Boris Johnson secures UK parliament approves for Brexit trade deal

Britain on Wednesday cleared the final hurdle to separation from the European Union with lawmakers approving Prime Minister Boris Johnson’s post-Brexit trade deal with the European Union.

Britain will be lone European country to remain out of the 27-member bloc beginning the New Year and EU and Britain now look to to begin a new chapter of relations as the divorce comes into effect.
Parliament’s approval of the deal that Britain and the European Union signed on Thursday last week and the British parliament will finalise its implementation, ending over four years of negotiation and safeguarding nearly a $1 trillion of annual trade.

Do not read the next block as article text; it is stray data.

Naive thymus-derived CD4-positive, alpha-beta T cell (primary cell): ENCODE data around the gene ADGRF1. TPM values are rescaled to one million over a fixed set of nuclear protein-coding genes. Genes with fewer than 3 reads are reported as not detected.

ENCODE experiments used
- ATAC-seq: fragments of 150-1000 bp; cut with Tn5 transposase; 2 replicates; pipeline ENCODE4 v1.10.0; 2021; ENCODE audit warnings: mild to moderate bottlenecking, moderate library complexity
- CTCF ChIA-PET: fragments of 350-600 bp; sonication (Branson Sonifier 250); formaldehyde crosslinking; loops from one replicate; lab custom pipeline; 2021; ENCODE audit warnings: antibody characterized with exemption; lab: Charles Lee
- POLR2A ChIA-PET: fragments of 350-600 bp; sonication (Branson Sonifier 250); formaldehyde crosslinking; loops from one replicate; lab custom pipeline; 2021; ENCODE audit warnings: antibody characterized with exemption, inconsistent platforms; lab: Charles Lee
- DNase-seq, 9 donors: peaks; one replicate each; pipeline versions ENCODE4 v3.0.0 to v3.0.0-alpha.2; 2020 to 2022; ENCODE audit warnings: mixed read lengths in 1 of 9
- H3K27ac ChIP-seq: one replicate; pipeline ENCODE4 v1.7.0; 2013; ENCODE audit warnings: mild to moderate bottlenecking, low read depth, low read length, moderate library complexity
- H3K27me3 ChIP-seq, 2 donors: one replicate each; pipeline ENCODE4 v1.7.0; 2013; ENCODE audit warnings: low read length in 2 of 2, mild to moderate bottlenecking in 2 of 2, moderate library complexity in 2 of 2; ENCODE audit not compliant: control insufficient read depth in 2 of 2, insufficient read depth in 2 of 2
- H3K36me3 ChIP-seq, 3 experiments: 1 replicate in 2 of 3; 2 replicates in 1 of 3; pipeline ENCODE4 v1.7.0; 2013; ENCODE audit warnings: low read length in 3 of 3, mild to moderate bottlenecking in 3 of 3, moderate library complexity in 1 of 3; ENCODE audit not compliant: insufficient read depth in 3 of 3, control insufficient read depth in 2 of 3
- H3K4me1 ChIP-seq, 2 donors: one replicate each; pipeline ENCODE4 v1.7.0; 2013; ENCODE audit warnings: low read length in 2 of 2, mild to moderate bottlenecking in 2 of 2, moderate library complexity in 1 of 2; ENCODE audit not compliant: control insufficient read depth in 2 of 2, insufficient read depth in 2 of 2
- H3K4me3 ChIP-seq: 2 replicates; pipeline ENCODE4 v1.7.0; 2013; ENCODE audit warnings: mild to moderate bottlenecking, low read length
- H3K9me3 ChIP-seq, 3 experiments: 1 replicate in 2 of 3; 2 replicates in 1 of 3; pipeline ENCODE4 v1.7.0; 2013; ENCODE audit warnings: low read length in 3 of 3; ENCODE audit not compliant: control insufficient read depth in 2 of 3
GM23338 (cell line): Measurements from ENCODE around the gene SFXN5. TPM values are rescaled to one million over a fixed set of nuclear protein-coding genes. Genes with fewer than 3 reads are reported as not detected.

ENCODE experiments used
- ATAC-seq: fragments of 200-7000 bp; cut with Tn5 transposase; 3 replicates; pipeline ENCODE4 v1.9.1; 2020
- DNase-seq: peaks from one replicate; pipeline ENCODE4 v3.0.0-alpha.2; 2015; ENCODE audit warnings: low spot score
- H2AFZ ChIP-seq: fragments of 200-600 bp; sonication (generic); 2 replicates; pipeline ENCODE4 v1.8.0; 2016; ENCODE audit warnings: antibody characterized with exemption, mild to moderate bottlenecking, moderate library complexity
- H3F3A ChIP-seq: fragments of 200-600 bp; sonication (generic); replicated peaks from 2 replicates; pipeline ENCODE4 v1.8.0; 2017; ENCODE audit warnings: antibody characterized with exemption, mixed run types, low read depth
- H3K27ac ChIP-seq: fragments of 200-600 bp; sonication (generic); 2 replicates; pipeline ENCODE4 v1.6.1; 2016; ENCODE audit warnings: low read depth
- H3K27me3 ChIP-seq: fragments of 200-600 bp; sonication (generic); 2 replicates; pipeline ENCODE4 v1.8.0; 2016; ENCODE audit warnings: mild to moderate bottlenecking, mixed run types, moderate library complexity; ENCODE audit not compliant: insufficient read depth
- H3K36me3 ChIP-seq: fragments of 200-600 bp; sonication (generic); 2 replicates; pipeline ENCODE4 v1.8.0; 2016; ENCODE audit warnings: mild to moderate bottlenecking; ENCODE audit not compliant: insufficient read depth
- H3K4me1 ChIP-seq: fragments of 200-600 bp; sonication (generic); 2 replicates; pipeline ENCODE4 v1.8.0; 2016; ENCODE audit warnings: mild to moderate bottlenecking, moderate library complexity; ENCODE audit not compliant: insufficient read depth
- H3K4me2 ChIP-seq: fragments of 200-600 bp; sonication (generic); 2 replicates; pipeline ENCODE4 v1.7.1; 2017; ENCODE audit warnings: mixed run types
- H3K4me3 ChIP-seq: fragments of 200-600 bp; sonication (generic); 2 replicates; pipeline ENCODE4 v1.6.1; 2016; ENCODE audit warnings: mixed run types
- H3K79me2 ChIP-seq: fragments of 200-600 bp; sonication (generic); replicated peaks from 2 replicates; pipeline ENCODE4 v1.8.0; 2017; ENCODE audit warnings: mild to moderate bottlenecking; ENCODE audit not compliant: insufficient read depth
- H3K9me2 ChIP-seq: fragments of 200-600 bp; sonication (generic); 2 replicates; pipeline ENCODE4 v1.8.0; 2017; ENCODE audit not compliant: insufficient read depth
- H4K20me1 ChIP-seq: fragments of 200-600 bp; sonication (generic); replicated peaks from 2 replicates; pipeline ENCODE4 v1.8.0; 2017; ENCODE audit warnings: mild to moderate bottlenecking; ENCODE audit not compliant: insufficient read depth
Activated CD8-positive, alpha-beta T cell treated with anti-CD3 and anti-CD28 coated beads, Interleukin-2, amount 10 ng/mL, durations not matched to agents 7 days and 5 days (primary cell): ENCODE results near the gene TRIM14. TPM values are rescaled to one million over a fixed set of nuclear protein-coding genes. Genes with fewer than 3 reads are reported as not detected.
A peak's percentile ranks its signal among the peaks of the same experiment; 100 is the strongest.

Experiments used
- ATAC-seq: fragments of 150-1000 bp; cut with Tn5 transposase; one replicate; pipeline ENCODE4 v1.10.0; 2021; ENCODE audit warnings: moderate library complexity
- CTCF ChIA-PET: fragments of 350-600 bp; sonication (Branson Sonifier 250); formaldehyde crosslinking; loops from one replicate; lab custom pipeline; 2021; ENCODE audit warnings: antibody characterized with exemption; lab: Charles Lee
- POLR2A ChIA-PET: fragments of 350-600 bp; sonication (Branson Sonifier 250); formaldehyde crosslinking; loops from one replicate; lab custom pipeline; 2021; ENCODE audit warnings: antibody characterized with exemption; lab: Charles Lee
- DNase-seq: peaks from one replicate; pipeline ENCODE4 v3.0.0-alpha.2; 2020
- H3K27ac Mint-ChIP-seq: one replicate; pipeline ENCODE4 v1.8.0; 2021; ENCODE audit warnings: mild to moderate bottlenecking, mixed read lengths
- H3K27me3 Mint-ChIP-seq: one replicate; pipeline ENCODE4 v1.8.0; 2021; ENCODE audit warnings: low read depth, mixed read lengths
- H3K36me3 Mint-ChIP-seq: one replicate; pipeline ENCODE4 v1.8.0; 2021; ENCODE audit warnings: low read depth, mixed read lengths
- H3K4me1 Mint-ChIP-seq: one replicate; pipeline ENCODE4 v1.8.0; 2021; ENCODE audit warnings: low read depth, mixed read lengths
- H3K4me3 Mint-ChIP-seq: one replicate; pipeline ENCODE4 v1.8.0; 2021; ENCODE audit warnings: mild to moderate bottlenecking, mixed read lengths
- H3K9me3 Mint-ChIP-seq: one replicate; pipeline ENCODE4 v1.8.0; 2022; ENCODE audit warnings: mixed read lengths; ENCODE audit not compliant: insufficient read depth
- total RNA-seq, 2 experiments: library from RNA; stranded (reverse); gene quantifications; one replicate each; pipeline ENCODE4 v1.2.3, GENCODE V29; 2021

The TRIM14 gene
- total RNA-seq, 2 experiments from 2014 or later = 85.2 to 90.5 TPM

Both sides said it was a chance to begin a new chapter in a relationship forged as Europe rebuilt after World War Two, but which has often seen Britain as a reluctant participant in ever-tighter political and economic integration.
Johnson, in a specially convened sitting of parliament, said he hoped to work “hand in glove” with the EU when its interests aligned, using Britain’s new-found sovereignty to reshape the British economy.
“Brexit is not an end but a beginning,” Johnson said. “The responsibility now rests with all of us to make the best use of the powers that we regain, the tools that we’ve taken back into our hands.”
Parliament’s lower house voted 521 to 73 in favour of the deal. The upper house of parliament now debates the bill and it should become law around midnight.
The deal has been criticised on several fronts since it was agreed on 24 December. The opposition Labour Party say it is too thin and doesn’t protect trade in services, fishermen rage that Johnson has sold out their interests, and Northern Ireland’s status remains subject to much uncertainty.
Nevertheless, Johnson has won the support of his party’s hardline Brexiteers - delivering a break with the EU four years after 2016 voting to leave.